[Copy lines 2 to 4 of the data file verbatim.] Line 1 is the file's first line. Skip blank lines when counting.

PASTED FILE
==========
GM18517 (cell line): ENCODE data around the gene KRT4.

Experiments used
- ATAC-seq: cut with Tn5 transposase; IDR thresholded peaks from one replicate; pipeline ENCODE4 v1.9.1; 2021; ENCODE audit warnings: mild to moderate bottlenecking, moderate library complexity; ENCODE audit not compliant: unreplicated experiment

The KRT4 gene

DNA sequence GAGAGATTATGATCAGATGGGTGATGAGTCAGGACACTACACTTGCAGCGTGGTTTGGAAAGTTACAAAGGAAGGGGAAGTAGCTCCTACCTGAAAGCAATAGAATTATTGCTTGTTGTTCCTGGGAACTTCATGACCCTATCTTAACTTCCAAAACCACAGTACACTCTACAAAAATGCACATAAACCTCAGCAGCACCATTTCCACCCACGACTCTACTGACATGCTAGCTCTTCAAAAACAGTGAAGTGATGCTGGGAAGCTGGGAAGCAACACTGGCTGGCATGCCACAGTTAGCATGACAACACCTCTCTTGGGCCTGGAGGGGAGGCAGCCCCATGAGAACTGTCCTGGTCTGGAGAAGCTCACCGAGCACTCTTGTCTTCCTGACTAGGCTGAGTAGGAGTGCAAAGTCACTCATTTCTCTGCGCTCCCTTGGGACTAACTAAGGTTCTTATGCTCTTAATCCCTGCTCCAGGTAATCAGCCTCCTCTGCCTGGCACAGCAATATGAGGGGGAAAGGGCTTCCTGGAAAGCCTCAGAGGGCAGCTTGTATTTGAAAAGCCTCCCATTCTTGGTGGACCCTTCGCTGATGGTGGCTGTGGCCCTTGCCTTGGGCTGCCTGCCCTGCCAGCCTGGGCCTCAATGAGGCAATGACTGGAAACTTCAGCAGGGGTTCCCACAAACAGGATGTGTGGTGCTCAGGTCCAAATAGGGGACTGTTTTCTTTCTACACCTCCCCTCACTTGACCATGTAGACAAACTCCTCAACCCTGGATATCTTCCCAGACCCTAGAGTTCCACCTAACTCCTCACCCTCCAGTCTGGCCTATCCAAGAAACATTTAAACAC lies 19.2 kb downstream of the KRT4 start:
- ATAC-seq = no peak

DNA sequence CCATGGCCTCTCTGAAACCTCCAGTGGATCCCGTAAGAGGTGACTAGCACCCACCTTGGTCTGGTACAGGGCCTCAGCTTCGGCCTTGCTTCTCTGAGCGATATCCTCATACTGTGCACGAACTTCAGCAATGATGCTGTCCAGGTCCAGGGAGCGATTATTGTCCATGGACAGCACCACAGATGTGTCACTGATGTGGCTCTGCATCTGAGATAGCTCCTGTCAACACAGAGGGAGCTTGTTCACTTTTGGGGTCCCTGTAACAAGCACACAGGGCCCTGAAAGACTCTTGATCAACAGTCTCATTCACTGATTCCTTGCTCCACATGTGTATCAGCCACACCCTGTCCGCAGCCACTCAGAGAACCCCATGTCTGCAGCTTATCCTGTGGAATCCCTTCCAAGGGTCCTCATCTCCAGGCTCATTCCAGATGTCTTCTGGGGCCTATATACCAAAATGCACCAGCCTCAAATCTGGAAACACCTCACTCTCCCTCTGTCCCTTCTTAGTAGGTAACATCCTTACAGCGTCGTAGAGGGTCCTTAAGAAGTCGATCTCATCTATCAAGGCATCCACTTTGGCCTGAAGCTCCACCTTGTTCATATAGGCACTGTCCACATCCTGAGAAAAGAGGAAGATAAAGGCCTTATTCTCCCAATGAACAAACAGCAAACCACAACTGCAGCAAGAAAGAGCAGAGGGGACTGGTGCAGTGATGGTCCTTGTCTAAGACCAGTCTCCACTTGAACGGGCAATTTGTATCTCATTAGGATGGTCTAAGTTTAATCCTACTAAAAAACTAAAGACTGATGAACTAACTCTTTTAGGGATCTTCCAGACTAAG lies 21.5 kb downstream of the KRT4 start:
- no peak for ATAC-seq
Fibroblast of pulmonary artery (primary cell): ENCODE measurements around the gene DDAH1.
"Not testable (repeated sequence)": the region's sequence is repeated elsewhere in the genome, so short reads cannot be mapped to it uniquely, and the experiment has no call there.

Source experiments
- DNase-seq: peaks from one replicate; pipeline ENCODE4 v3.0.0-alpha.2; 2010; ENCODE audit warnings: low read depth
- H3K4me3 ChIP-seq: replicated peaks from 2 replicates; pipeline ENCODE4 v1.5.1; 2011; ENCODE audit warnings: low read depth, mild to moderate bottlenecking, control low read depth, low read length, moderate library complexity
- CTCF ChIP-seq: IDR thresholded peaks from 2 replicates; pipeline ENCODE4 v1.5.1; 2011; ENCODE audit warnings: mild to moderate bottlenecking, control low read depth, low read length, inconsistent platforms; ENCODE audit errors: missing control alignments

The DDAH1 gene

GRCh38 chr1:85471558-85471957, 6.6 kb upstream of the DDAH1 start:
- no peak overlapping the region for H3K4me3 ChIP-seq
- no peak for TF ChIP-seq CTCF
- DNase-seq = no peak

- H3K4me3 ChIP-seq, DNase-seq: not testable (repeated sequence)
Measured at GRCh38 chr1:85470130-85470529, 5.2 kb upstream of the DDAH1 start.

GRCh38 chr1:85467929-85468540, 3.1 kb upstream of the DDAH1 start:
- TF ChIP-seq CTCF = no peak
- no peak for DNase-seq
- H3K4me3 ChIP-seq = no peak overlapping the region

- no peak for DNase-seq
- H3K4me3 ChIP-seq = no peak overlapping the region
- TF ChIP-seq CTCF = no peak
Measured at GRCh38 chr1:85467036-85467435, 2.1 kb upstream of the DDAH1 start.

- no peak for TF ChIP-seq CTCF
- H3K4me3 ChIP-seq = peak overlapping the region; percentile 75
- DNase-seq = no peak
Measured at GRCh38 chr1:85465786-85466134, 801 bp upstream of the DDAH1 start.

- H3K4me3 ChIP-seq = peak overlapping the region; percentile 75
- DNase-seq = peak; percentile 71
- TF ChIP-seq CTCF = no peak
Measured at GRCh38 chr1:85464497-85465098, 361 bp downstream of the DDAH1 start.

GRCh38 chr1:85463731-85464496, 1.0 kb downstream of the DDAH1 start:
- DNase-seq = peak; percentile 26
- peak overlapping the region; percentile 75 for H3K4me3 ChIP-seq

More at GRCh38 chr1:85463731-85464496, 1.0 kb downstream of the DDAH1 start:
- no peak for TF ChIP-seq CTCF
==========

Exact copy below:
Experiments used
- ATAC-seq: cut with Tn5 transposase; IDR thresholded peaks from one replicate; pipeline ENCODE4 v1.9.1; 2021; ENCODE audit warnings: mild to moderate bottlenecking, moderate library complexity; ENCODE audit not compliant: unreplicated experiment

The KRT4 gene